The Ibex Woolies 2 Bottoms pair perfectly with the Woolies 2 Crew. Put together they deliver great breathability even when hiking on sweaty, humid days. That said, I don’t own these base layer bottoms so I can’t speak to them personally!
What to look for when buying a merino wool base layer?
Even though this post is specifically about merino wool base layers, it is important to know that not all ‘merino wool’ fabrics use 100% merino wool. Some use a blend of majority merino with a small blend of nylon and other synthetic fabrics.
I personally prefer 100% merino wool when looking for the best base layer for warmth. That’s why all the base layers listed above are made using pure merino wool. Pure merino guarantees the best warmth-to-weight ratio and its inherent odour-free properties suffer when synthetic is added to it.
But you can opt for a merino wool-synthetic blend if:
- you want a cheaper base layer
- you want a more durable base layer
- you want slightly better moisture-wicking properties
- you are hiking in moderately warm to hot conditions
Fabric weight is different from the weight of the garment. The fabric weight signifies how much warmth the merino wool will provide. Thus, a higher number indicates greater warmth. Here is a quick guide:
|Fabric Weight Range||Weight Level||Warmth|
|120-150||Ultralightweight merino wool base layer||Not warm suitable for warm to hot weather conditions|
|150-200||Lightweight merino wool base layer||Moderately warm, suitable for round the year use and versatile layering|
|200-300||Midweight merino wool base layer||Warm, suitable for cool and cold weather conditions|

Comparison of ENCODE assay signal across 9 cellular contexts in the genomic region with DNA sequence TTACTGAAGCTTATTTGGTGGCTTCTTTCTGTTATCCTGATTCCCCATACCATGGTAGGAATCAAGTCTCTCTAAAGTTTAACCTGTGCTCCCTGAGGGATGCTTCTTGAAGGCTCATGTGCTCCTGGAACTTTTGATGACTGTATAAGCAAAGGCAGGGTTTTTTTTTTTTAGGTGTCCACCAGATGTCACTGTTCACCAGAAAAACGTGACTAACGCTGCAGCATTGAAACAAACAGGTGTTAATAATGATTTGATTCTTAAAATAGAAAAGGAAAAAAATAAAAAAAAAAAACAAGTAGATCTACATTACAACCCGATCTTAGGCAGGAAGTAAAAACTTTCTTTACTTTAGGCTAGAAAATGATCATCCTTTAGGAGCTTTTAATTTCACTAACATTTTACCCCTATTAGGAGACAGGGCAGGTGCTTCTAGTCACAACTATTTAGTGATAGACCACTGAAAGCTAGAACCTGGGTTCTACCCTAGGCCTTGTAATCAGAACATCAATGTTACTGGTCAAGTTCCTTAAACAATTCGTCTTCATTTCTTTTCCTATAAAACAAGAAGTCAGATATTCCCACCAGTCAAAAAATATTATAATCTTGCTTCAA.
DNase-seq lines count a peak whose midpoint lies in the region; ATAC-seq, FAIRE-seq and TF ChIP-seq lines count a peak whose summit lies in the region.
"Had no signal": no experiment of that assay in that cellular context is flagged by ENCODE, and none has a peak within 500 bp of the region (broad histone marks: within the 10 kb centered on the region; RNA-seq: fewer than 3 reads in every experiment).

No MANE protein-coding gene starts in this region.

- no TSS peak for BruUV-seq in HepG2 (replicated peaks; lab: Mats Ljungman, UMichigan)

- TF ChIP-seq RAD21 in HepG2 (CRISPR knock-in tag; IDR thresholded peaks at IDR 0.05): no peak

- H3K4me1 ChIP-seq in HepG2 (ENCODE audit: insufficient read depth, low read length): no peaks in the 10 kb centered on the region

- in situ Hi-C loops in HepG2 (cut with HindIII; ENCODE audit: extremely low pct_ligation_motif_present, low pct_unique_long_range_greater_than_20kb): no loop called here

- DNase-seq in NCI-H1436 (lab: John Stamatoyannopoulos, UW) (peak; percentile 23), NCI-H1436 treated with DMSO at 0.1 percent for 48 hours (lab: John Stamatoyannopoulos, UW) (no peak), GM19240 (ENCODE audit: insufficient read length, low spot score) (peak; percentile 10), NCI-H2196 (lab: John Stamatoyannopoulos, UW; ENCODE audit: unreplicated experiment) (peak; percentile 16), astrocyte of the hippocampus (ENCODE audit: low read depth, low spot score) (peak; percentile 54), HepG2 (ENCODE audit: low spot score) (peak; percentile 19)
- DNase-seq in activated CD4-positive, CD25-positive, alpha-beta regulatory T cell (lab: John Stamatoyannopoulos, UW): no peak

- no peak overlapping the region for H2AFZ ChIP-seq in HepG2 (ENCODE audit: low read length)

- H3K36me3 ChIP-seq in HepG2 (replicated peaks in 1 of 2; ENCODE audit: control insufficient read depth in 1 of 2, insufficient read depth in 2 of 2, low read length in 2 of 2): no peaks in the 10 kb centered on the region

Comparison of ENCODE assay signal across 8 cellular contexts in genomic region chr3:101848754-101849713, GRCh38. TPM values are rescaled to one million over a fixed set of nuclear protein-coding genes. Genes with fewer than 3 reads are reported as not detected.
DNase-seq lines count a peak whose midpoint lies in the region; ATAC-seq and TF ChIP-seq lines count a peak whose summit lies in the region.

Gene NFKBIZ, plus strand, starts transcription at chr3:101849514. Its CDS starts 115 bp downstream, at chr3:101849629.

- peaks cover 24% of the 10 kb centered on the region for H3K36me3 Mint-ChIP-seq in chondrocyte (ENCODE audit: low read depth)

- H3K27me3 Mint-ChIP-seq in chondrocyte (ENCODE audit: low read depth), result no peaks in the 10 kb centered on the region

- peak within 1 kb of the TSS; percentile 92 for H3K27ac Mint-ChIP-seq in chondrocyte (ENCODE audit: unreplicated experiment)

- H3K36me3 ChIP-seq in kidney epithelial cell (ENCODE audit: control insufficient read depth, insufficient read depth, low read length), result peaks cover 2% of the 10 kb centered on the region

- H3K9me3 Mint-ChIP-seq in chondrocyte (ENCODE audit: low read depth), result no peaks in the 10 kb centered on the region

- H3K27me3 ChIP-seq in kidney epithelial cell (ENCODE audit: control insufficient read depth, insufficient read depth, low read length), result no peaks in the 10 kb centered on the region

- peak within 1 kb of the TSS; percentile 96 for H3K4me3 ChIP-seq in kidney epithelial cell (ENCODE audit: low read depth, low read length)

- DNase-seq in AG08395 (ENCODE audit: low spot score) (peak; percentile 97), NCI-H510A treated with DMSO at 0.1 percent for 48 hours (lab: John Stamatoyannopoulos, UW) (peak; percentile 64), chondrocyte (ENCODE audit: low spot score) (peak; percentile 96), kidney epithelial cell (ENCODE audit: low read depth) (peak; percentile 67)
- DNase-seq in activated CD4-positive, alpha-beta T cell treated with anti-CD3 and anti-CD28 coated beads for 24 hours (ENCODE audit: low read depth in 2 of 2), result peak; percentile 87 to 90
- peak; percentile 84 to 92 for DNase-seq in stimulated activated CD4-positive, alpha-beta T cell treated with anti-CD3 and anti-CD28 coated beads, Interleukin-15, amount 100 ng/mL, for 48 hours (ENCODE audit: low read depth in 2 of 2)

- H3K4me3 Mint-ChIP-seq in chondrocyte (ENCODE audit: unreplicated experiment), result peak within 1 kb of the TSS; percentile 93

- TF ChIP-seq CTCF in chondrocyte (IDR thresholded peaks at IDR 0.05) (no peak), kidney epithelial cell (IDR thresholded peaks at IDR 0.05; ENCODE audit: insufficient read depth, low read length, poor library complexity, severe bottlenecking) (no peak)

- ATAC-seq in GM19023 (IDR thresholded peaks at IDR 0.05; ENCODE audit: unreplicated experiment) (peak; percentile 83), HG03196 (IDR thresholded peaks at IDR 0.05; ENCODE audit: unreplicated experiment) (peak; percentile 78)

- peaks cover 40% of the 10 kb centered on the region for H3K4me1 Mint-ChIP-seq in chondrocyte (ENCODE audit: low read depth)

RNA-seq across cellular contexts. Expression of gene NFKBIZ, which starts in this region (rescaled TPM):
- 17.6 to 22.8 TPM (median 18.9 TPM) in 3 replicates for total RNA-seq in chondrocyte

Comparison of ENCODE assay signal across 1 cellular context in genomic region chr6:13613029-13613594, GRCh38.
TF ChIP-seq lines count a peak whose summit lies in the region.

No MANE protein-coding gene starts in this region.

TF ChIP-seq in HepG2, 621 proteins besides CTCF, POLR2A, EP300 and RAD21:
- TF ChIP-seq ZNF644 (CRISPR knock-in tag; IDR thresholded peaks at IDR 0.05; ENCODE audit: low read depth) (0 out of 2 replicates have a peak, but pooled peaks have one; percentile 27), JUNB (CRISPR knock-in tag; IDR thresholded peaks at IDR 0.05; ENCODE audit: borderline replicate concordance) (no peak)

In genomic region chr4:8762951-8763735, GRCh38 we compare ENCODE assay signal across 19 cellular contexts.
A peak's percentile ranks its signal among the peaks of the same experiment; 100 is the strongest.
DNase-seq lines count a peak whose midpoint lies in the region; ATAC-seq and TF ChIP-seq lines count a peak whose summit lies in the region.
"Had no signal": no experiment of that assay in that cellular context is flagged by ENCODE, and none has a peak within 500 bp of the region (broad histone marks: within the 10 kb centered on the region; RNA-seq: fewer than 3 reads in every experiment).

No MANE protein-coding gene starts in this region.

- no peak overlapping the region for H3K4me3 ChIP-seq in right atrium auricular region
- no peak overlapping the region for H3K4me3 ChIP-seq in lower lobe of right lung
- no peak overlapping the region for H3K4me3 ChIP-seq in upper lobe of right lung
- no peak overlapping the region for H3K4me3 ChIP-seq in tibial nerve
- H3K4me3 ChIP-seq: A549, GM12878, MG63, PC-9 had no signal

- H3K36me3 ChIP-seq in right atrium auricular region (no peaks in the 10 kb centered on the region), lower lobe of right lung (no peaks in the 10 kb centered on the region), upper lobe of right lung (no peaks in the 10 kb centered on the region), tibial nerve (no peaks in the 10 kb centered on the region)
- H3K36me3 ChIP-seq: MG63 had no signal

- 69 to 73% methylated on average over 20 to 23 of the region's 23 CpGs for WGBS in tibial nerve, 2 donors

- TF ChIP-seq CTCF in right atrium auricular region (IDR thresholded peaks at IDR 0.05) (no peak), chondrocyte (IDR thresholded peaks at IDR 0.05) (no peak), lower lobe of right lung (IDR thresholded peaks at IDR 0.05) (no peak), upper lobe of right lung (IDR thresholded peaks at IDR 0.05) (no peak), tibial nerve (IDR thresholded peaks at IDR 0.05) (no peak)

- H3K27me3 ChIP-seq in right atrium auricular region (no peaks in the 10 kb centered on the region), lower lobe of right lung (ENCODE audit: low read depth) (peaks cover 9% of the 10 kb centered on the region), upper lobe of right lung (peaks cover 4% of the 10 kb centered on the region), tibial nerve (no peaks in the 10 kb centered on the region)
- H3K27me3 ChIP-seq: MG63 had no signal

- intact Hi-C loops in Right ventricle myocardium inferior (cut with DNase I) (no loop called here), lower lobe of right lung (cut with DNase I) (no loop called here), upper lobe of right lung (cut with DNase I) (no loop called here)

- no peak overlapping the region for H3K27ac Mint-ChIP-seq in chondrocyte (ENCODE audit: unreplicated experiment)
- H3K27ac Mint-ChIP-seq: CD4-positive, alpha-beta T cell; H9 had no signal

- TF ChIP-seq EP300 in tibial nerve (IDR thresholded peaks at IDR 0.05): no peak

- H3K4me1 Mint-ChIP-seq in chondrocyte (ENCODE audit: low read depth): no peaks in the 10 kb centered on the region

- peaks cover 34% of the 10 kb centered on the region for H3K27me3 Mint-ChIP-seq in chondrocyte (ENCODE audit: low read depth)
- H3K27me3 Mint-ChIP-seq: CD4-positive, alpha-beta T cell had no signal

|300+||Heavyweight merino wool base layer||Very warm, suitable for extreme cold (but it is best to use multiple midweight layers instead)|
When choosing a merino wool base layer, or for that matter, any base layer, it is best to opt for a snug fit. i.e. a fit that is close to your skin but not too tight.
Some annoying things that can happen when base layers don’t fit you well: leggings can get saggy at the buttocks or the waistline elastic can roll down while moving. They can bunch up under your insulating layer or cause chaffing. Super tight base layers can feel restrictive.
Since the fit largely depends on your body type and shape, it is best to try out different brands while giving particular attention to how the base layer fits you at your chest, arms, waist, hips and thighs.
Getting the fit right not only ensures comfort and mobility but also keeps you much warmer by preventing unwanted air circulation between your skin and the base layer.
In addition to the above, you can consider the following factors as well:
Style and Design: Some people just want plain black base layers and that’s totally fine. Personally, I like to wear colorful base layers with patterns.
Neck Opening: Having a zip on the shirt allows you to let some air in when you start to feel toasty. Whereas a turtle neck or a high neck midweight are great choices for cooler weather.
FAQs about Merino Wool Base Layers
Is merino wool a good base layer?